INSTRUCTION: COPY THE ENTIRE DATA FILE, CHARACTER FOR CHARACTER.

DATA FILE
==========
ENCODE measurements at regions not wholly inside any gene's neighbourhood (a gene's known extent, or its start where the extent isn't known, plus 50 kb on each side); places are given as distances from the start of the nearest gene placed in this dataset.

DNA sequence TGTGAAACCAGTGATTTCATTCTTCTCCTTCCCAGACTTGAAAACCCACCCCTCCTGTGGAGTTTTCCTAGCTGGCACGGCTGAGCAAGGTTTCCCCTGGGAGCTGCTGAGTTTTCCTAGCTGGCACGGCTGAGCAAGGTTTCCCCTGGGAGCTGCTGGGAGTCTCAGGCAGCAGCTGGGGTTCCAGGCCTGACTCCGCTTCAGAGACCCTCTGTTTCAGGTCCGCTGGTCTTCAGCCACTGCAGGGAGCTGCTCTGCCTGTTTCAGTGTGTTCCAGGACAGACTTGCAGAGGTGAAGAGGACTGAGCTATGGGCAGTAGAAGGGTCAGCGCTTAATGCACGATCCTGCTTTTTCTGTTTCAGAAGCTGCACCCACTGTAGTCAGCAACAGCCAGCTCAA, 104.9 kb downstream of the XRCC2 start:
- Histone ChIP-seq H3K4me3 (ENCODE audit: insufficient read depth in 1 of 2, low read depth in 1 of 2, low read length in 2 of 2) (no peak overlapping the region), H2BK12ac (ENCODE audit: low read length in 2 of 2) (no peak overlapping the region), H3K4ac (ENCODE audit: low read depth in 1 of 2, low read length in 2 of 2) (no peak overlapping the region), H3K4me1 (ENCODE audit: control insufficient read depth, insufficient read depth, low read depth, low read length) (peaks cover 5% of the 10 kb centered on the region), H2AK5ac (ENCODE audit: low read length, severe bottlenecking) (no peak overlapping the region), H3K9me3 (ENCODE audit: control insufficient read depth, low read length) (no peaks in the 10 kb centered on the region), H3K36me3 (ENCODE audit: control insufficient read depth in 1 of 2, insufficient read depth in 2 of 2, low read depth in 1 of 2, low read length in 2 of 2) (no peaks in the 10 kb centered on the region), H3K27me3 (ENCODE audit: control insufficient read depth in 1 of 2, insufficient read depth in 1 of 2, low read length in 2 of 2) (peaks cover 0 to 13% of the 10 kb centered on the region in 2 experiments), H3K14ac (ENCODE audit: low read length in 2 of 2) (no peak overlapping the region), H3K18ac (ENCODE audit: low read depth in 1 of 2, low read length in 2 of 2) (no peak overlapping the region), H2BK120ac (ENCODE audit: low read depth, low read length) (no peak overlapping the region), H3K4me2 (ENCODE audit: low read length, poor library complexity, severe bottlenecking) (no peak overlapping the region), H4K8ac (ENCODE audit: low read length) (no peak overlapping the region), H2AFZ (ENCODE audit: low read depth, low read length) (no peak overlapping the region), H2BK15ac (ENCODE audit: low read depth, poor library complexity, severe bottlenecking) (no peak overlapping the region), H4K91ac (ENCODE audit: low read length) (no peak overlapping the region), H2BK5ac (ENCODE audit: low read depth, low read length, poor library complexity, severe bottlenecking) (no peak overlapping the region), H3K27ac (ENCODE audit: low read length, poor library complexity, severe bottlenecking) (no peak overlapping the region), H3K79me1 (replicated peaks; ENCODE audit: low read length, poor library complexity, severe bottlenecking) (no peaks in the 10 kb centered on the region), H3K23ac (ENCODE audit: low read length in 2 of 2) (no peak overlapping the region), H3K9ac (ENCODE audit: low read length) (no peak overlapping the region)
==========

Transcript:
ENCODE measurements at regions not wholly inside any gene's neighbourhood (a gene's known extent, or its start where the extent isn't known, plus 50 kb on each side); places are given as distances from the start of the nearest gene placed in this dataset.

DNA sequence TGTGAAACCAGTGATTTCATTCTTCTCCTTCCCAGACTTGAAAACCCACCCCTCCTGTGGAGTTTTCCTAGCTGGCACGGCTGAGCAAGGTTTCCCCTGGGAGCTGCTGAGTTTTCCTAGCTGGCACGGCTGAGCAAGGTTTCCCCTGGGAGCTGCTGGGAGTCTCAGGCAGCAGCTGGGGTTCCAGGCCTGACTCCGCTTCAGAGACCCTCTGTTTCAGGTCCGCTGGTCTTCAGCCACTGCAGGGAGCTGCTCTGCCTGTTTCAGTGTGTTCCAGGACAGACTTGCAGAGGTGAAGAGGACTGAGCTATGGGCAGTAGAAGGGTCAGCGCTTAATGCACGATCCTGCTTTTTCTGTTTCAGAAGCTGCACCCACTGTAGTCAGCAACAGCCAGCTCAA, 104.9 kb downstream of the XRCC2 start:
- Histone ChIP-seq H3K4me3 (ENCODE audit: insufficient read depth in 1 of 2, low read depth in 1 of 2, low read length in 2 of 2) (no peak overlapping the region), H2BK12ac (ENCODE audit: low read length in 2 of 2) (no peak overlapping the region), H3K4ac (ENCODE audit: low read depth in 1 of 2, low read length in 2 of 2) (no peak overlapping the region), H3K4me1 (ENCODE audit: control insufficient read depth, insufficient read depth, low read depth, low read length) (peaks cover 5% of the 10 kb centered on the region), H2AK5ac (ENCODE audit: low read length, severe bottlenecking) (no peak overlapping the region), H3K9me3 (ENCODE audit: control insufficient read depth, low read length) (no peaks in the 10 kb centered on the region), H3K36me3 (ENCODE audit: control insufficient read depth in 1 of 2, insufficient read depth in 2 of 2, low read depth in 1 of 2, low read length in 2 of 2) (no peaks in the 10 kb centered on the region), H3K27me3 (ENCODE audit: control insufficient read depth in 1 of 2, insufficient read depth in 1 of 2, low read length in 2 of 2) (peaks cover 0 to 13% of the 10 kb centered on the region in 2 experiments), H3K14ac (ENCODE audit: low read length in 2 of 2) (no peak overlapping the region), H3K18ac (ENCODE audit: low read depth in 1 of 2, low read length in 2 of 2) (no peak overlapping the region), H2BK120ac (ENCODE audit: low read depth, low read length) (no peak overlapping the region), H3K4me2 (ENCODE audit: low read length, poor library complexity, severe bottlenecking) (no peak overlapping the region), H4K8ac (ENCODE audit: low read length) (no peak overlapping the region), H2AFZ (ENCODE audit: low read depth, low read length) (no peak overlapping the region), H2BK15ac (ENCODE audit: low read depth, poor library complexity, severe bottlenecking) (no peak overlapping the region), H4K91ac (ENCODE audit: low read length) (no peak overlapping the region), H2BK5ac (ENCODE audit: low read depth, low read length, poor library complexity, severe bottlenecking) (no peak overlapping the region), H3K27ac (ENCODE audit: low read length, poor library complexity, severe bottlenecking) (no peak overlapping the region), H3K79me1 (replicated peaks; ENCODE audit: low read length, poor library complexity, severe bottlenecking) (no peaks in the 10 kb centered on the region), H3K23ac (ENCODE audit: low read length in 2 of 2) (no peak overlapping the region), H3K9ac (ENCODE audit: low read length) (no peak overlapping the region)